Id. at 486-87, 114 S.Ct. 2364 (footnote omitted). Not all state convictions, however, bar § 1983 claims. As explained in Heck:

[W]hen a state prisoner seeks damages in a § 1983 suit, the district court must consider whether a judgment in favor of the plaintiff would necessarily imply the invalidity of his conviction or sentence; if it would, the complaint must be dismissed unless the plaintiff can demonstrate that the conviction or sentence has already been invalidated. But if the district court determines that the plaintiff's action, even if successful, will not demonstrate the invalidity of any outstanding criminal judgment against the plaintiff, the action should be allowed to proceed, in the absence of some other bar to the suit.

Id. at 487, 114 S.Ct. 2364.

The initial question, therefore, which plaintiff must address in the amended complaint, which he will be directed to file below, is whether "`a judgment in [his] favor ... would necessarily imply the invalidity of' any conviction or sentence that might have resulted from [plaintiff'] prosecution resulting from the arrest." Covington, 171 F.3d at 122; (quoting Heck, 512 U.S. at 487, 114 S.Ct. 2364). The amended complaint, therefore, must contain factual allegations regarding whether or not plaintiff was convicted and sentenced, the status of the conviction and whether or not the conviction has ever been invalidated. If the conviction has never been invalidated, then it would appear that this § 1983 false arrest and malicious prosecution action would be barred, unless plaintiff can show that a successful outcome in this action would not necessarily imply the invalidity of any conviction that may have occurred as a result of the arrest on March 5, 2002. See Heck, 512 U.S. at 487, 114 S.Ct. 2364; Covington, 171 F.3d at 122.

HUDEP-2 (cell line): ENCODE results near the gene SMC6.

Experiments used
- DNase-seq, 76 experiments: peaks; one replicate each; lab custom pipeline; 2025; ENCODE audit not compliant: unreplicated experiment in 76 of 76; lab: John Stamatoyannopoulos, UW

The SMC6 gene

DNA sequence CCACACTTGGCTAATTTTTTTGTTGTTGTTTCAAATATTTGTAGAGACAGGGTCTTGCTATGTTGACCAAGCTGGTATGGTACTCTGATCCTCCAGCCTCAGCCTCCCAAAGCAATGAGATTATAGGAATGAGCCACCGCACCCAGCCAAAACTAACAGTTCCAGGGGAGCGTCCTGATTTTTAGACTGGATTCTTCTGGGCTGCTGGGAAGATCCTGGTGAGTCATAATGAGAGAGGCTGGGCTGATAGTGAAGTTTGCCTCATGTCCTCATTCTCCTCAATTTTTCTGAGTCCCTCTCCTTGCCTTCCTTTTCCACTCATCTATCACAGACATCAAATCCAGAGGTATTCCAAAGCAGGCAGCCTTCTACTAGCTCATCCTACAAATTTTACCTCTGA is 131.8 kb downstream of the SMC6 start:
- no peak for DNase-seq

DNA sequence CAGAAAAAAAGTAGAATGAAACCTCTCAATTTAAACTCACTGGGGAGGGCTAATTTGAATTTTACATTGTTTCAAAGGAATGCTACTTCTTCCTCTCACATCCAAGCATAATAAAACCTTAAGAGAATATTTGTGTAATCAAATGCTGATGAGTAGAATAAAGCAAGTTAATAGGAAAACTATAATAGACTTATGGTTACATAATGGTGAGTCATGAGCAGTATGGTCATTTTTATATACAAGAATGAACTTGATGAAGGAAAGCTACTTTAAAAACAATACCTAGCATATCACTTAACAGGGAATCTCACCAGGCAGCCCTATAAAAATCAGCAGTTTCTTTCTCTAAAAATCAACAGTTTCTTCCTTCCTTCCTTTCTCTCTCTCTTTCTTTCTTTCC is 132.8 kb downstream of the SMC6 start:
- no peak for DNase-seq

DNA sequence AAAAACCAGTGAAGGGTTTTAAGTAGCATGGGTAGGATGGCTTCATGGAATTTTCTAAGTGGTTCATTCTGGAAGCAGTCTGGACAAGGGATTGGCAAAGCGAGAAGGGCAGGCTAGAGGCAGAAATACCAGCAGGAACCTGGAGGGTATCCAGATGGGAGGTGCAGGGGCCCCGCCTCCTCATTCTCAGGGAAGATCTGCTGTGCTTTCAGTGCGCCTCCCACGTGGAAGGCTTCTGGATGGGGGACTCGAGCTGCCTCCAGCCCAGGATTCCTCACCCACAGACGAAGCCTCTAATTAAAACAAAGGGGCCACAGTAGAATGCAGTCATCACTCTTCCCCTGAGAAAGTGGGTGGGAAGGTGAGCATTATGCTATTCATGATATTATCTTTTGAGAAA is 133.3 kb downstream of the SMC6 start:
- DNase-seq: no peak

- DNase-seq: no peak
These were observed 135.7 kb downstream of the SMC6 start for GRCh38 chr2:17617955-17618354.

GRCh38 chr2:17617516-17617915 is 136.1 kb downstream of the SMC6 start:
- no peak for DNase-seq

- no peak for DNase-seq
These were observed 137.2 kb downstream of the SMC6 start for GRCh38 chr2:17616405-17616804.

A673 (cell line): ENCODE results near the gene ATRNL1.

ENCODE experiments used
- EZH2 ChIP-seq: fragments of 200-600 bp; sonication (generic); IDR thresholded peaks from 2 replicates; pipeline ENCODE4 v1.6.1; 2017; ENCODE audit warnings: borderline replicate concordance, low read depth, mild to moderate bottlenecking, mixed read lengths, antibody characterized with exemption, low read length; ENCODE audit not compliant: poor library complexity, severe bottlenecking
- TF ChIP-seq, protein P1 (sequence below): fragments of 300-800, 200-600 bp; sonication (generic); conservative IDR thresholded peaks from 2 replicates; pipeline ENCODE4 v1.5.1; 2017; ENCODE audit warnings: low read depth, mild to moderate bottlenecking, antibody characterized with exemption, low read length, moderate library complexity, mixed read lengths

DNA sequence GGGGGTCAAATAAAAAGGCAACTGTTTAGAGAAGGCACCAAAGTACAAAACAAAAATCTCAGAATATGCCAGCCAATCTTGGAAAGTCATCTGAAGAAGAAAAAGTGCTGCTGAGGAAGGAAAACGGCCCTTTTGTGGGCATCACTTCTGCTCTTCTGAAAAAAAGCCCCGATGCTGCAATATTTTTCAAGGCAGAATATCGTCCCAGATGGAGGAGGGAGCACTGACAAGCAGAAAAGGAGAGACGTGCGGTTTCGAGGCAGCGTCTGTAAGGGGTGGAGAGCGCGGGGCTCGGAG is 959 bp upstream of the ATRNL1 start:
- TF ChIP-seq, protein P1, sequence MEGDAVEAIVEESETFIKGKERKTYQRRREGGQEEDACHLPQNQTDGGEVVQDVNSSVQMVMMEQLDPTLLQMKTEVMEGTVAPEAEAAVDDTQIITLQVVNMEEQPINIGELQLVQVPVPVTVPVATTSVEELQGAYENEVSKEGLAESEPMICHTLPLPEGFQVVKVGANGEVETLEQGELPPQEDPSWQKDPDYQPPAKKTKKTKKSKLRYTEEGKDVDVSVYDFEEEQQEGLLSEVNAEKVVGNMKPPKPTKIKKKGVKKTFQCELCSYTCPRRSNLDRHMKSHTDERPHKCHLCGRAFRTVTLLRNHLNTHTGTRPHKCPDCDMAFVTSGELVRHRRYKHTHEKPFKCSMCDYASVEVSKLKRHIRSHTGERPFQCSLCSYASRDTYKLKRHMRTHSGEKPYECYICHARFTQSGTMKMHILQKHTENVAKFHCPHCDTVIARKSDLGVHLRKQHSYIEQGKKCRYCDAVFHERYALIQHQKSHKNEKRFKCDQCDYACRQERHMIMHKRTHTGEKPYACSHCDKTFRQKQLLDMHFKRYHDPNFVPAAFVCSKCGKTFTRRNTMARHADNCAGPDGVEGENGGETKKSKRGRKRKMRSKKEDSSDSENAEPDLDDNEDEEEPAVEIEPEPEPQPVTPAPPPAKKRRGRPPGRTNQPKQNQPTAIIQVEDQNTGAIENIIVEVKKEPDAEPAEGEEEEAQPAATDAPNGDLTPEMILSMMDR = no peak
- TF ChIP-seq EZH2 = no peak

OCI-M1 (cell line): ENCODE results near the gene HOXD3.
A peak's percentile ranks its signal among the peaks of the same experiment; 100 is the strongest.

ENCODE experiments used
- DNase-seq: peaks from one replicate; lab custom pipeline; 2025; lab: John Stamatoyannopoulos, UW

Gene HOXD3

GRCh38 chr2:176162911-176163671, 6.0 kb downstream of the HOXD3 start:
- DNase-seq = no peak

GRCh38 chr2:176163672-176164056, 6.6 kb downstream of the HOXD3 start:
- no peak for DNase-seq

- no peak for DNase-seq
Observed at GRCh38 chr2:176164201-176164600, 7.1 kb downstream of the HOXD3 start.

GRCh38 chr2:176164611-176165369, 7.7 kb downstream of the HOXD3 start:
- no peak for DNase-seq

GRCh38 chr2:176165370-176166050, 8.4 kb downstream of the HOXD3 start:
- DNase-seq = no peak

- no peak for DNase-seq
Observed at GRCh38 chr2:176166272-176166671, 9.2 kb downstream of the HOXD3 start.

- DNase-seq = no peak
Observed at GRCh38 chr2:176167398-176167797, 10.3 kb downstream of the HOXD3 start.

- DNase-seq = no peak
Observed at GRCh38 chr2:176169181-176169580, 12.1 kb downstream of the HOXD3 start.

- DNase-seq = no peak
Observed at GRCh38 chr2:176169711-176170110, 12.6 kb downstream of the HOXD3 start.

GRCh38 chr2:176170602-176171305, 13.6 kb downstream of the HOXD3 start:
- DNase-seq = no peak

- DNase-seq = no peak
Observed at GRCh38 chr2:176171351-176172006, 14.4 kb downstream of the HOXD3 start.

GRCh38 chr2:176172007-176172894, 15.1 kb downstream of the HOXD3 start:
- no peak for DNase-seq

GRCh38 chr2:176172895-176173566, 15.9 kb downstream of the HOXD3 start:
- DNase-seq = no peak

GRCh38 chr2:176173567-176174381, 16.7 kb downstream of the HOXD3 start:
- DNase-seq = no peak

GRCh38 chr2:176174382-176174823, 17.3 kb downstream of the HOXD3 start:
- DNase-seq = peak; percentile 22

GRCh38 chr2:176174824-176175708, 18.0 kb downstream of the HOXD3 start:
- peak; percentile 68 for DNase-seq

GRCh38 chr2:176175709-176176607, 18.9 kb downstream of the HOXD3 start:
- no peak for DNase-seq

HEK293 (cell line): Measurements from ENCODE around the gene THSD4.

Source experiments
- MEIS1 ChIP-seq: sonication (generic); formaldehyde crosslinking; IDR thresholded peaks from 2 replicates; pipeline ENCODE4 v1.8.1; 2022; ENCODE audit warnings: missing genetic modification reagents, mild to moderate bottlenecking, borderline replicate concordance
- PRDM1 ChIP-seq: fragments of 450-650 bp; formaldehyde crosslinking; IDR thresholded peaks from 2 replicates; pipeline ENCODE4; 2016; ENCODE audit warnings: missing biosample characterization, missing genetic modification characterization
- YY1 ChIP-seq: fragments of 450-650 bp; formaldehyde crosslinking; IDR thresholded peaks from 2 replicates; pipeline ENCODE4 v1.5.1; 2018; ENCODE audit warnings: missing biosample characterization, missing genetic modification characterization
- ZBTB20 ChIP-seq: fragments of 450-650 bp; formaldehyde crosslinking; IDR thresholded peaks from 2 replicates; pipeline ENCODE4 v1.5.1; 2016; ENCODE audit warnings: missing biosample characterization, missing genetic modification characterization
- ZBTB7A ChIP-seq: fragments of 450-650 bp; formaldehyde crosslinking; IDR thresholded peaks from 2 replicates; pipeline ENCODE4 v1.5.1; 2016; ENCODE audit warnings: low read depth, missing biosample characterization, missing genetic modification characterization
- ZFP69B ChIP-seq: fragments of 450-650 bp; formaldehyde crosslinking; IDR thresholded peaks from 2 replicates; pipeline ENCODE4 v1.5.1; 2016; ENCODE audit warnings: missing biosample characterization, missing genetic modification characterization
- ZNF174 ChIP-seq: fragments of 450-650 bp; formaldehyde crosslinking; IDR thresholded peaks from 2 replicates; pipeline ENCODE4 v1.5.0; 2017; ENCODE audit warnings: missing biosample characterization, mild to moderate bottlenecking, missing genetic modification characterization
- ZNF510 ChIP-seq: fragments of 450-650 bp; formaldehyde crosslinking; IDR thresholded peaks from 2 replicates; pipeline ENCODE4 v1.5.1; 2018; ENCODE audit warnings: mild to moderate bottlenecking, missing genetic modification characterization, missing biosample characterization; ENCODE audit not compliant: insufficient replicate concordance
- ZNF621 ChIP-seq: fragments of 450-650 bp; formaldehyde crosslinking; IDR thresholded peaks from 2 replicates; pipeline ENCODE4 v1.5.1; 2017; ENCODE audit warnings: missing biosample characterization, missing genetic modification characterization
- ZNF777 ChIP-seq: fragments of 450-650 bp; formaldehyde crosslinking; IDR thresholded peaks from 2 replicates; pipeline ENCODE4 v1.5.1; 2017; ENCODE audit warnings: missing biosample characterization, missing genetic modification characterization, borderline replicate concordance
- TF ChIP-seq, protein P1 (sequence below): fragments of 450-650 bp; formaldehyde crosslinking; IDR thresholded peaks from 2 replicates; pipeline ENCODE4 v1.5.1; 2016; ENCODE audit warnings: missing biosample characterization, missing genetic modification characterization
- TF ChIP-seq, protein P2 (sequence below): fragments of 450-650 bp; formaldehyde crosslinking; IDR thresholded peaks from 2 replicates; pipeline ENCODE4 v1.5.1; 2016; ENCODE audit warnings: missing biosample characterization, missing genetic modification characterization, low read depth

In addition to requiring an amended complaint with respect to the Heck analysis, it is also clear that plaintiff has failed to sufficiently allege claims for false arrest and malicious prosecution, even assuming they are not barred by Heck.

A § 1983 claim for false arrest, which derives from an individual's right under the Fourth Amendment to be free from unreasonable seizures, including arrest without probable cause, see, e.g., Lennon v. Miller, 66 F.3d 416, 423 (2d Cir.1995), is substantially the same as a claim for false arrest under New York law, see, e.g., Weyant v. Okst, 101 F.3d 845, 852 (2d Cir.1996); Posr v. Doherty, 944 F.2d 91, 96 (2d Cir.1991). Under New York law, a plaintiff claiming false arrest must show, inter alia, that the defendant intentionally confined him without his consent and without justification. See, e.g., Broughton v. State, 37 N.Y.2d 451, 456, 373 N.Y.S.2d 87, 335 N.E.2d 310 cert. denied, 423 U.S. 929, 96 S.Ct. 277, 46 L.Ed.2d 257 (1975). Justification may be established by showing that there was probable cause to arrest, and thus probable cause "is a complete defense to an action for false arrest," Bernard v. United States, 25 F.3d 98, 102 (2d Cir.1994), whether that action is brought under state law or under § 1983. See, e.g., Broughton v. State, 37 N.Y.2d at 458, 373 N.Y.S.2d 87, 335 N.E.2d 310 (under New York law, "[j]ustification may be established by showing that the arrest was based on probable cause"); Singer v. Fulton County Sheriff, 63 F.3d 110, 118 (2d Cir.) ("There can be no federal civil rights claim for false arrest where the arresting officer had probable cause"), cert. denied, 517 U.S. 1189, 116 S.Ct. 1676, 134 L.Ed.2d 779 (1996).